- Super Crispy Entertainment
- Front Porch Films
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Opened: 10/12/2012 Limited
|Angelika/NYC||10/12/2012 - 11/01/2012||21 days|
|Lincoln Plaza||10/12/2012 - 10/25/2012||14 days|
|The Landmark||10/12/2012 - 10/25/2012||14 days|
|Playhouse 7||10/19/2012 - 11/01/2012||14 days|
|AMC Empire 25||10/19/2012 - 10/25/2012||7 days|
|Town Center 5||10/19/2012 - 10/25/2012||7 days|
|Kendall Square...||10/26/2012 - 11/01/2012||7 days|
|Fallbrook 7||10/26/2012 - 11/01/2012||7 days|
|Village East||11/02/2012 - 11/15/2012||14 days|
Trailer: Click for trailer
Rated: R for alcohol abuse, language, some sexual content and brief drug use.
Kate (Mary Elizabeth Winstead) and Charlie (Aaron Paul) are a young married couple whose bond is built on a mutual love of music, laughter and drinking...especially the drinking. When Kate's drinking leads her to dangerous places and her job as an elementary school teacher is put into jeopardy, she decides to join AA and get sober. Sobriety isn't as easy as Kate had anticipated. She realizes she must face a difficult past, including a troubled relationship with her mother, (Mary Kay Place) a party girl in her own right. To cover up a drinking related incident which takes place in the classroom, Kate fabricates a story to her employer, the school principal, Patricia Barnes (Megan Mullally), who is overly nurturing and perhaps nosy. This lie soon balloons out of control and Kate is faced with many important choices she must make.
Charlie, a music writer, whose care-free demeanor hasn't changed much since college, struggles to be supportive of Kate's new lifestyle. However, he doesn't quite grasp why she thinks she has a problem and loves her very much the way that she is, drunk and fun. His own juvenile tendencies are threatened by Kate's teetotaling and when the party is taken out of the relationship both Kate and Charlie question if their marriage is built on love or is just boozy diversion from adulthood.
Kate finds new friendships through AA. One with her supportive sponsor Jenny (Octavia Spencer) and another with the vice principal at her school, Dave Davies (Nick Offerman). Davies, who at first comes off as well-meaning, though awkward and a bit nerdy, has a bizarre history of his own that led him to a life of recovery. Even with the support of AA and new friends like Jenny and Mr. Davies, Kate still feels very alone during the delicate and often scary early days of sobriety. Without Charlie's support, their marriage suffers more, and both Kate and Charlie push each other away.
SMASHED began as a conversation between my co-writer, Susan Burke, and me. In addition to being a very funny person and talented writer, Susan is the owner of some of the most simultaneously upsetting and hilarious stories I've ever heard about dumb things she did while she was drunk.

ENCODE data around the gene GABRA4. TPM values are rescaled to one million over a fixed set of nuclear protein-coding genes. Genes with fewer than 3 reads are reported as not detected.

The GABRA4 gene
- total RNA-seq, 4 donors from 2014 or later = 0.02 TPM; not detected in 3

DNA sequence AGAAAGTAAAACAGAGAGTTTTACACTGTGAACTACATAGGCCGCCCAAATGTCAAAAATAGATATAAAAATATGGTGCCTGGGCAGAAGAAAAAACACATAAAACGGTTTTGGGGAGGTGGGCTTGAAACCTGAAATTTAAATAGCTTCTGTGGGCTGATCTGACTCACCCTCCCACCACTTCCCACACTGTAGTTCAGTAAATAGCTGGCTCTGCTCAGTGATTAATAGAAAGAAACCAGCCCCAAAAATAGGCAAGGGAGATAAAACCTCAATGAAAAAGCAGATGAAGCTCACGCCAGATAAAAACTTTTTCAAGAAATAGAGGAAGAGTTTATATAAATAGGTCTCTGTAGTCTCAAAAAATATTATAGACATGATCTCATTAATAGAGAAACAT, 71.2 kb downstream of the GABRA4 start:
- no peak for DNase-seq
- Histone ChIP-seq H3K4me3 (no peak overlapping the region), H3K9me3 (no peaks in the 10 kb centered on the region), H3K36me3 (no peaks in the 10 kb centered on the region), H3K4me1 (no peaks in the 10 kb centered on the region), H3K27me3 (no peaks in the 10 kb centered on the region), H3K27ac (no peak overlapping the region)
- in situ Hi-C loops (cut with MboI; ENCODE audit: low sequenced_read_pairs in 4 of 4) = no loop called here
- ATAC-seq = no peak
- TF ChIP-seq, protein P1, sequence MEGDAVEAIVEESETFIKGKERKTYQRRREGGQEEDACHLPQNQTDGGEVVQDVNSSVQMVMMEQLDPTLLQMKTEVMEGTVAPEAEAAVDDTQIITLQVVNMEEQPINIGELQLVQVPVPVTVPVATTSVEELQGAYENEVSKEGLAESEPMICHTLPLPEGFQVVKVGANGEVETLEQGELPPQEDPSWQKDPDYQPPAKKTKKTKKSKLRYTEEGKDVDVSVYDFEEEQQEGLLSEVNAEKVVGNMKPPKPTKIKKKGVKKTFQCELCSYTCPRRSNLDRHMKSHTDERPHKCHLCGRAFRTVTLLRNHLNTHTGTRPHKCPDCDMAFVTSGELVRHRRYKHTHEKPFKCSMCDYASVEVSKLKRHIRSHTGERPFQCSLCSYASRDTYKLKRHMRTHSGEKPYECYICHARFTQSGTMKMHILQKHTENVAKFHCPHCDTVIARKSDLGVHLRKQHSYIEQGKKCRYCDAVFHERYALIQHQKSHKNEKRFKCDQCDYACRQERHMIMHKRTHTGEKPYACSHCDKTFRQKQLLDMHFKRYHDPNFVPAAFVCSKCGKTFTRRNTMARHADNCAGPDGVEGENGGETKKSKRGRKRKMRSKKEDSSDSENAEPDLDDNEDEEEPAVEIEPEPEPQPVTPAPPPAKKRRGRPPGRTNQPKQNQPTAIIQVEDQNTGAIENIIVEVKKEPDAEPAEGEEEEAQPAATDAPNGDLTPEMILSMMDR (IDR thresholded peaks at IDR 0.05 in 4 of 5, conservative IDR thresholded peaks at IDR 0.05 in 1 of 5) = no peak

It's no coincidence that Susan is now sober. Like a lot of the people closest to me who've had issues with substance abuse, Susan also knows a secret: Being drunk can be really fun. It's just all the other things that come with being drunk that can be a downer (wrecking cars, lives, etc.).
But SMASHED isn't primarily about alcohol or alcoholics. SMASHED is a film about fidelity -- and what it means to be committed to someone, to love someone, and to need to change your life...when your partner isn't capable of change.
So many films that deal with substance abuse follow a familiar "scared straight" path, depicting characters so damaged that they're not relatable, leaving the audience with nothing to do but gawk at their otherness.
SMASHED is a love story -- between the main characters, Kate and Charlie, but also hopefully between the audience and the characters. I certainly adore Kate and Charlie. They're flawed and misguided, and maybe they only work as a couple when they're falling-down drunk, but I was committed to making a film in which the alcoholics appear light-hearted and are fun to hang out with (perhaps your personal perspective on whether they make a good couple will depend upon your own history of relationships with addicts).
SMASHED also is a coming of age story for Kate -- except she's closer to 30 than 20, so I suppose it's an adult coming of age story. But for a lot of my friends, adulthood seems to be more and more distant (Have kids? Eh...maybe at 40. Regular job? Eh...maybe after I have kids.).
I'm not sure if people can really, fundamentally change (and I guess that's more a conversation for stoned college students), but I do know that films about people with problems attempting to change their lives -- even if they're unsuccessful or perhaps delusional -- are some of my favorite stories. I love watching people try and fail. And try again. And fail worse. There's something special and heroic and so, so human about seeing someone attempt to conquer her demons and fix her life (even if she's isn't necessarily imbued with the wisdom or common sense to have any clue how her life should be fixed).
In SMASHED, the demons happen to be alcohol, but really that's just part of the characters' circumstance, like their age or where they live (late-20's and Highland Park, in northeast Los Angeles). Part of becoming an adult means learning to stop blaming your personal history, or genetic make-up, or your partner for your problems. To be able to look at yourself in the mirror and -- without a single pill or drop of alcohol -- be able to say: "I love myself," or "I like myself," or at least, "I don't want to kill myself," seems like a pretty decent first step before entering an adult relationship.
SMASHED is a story about a young woman taking that first step, stumbling a bit -- and seeing if her husband can join her on the journey.
-- James Ponsoldt, Writer/Director